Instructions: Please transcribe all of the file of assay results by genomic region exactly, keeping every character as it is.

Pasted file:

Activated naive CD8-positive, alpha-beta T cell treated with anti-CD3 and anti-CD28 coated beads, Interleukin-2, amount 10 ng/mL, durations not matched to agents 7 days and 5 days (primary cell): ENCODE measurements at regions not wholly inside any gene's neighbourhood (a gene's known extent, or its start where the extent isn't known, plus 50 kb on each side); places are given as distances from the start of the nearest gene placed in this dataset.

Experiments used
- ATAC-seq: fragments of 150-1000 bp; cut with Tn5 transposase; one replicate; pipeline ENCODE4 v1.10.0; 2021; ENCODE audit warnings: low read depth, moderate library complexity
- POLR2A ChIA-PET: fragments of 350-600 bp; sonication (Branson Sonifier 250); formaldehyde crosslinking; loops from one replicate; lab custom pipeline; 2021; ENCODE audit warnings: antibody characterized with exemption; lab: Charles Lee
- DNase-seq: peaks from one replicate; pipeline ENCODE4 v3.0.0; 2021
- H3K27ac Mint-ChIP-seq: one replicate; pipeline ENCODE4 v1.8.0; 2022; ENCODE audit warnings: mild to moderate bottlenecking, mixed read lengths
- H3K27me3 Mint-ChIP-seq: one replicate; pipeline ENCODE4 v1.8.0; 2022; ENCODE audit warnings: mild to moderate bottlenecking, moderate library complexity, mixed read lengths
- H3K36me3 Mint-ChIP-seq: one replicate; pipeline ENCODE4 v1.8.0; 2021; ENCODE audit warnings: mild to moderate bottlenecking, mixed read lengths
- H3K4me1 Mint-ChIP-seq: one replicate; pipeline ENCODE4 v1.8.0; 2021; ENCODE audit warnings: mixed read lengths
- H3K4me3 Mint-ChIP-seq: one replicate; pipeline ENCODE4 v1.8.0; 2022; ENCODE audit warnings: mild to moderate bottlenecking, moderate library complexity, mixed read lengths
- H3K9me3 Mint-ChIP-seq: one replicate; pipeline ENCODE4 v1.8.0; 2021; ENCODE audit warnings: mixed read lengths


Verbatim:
Activated naive CD8-positive, alpha-beta T cell treated with anti-CD3 and anti-CD28 coated beads, Interleukin-2, amount 10 ng/mL, durations not matched to agents 7 days and 5 days (primary cell): ENCODE measurements at regions not wholly inside any gene's neighbourhood (a gene's known extent, or its start where the extent isn't known, plus 50 kb on each side); places are given as distances from the start of the nearest gene placed in this dataset.

Experiments used
- ATAC-seq: fragments of 150-1000 bp; cut with Tn5 transposase; one replicate; pipeline ENCODE4 v1.10.0; 2021; ENCODE audit warnings: low read depth, moderate library complexity
- POLR2A ChIA-PET: fragments of 350-600 bp; sonication (Branson Sonifier 250); formaldehyde crosslinking; loops from one replicate; lab custom pipeline; 2021; ENCODE audit warnings: antibody characterized with exemption; lab: Charles Lee
- DNase-seq: peaks from one replicate; pipeline ENCODE4 v3.0.0; 2021
- H3K27ac Mint-ChIP-seq: one replicate; pipeline ENCODE4 v1.8.0; 2022; ENCODE audit warnings: mild to moderate bottlenecking, mixed read lengths
- H3K27me3 Mint-ChIP-seq: one replicate; pipeline ENCODE4 v1.8.0; 2022; ENCODE audit warnings: mild to moderate bottlenecking, moderate library complexity, mixed read lengths
- H3K36me3 Mint-ChIP-seq: one replicate; pipeline ENCODE4 v1.8.0; 2021; ENCODE audit warnings: mild to moderate bottlenecking, mixed read lengths
- H3K4me1 Mint-ChIP-seq: one replicate; pipeline ENCODE4 v1.8.0; 2021; ENCODE audit warnings: mixed read lengths
- H3K4me3 Mint-ChIP-seq: one replicate; pipeline ENCODE4 v1.8.0; 2022; ENCODE audit warnings: mild to moderate bottlenecking, moderate library complexity, mixed read lengths
- H3K9me3 Mint-ChIP-seq: one replicate; pipeline ENCODE4 v1.8.0; 2021; ENCODE audit warnings: mixed read lengths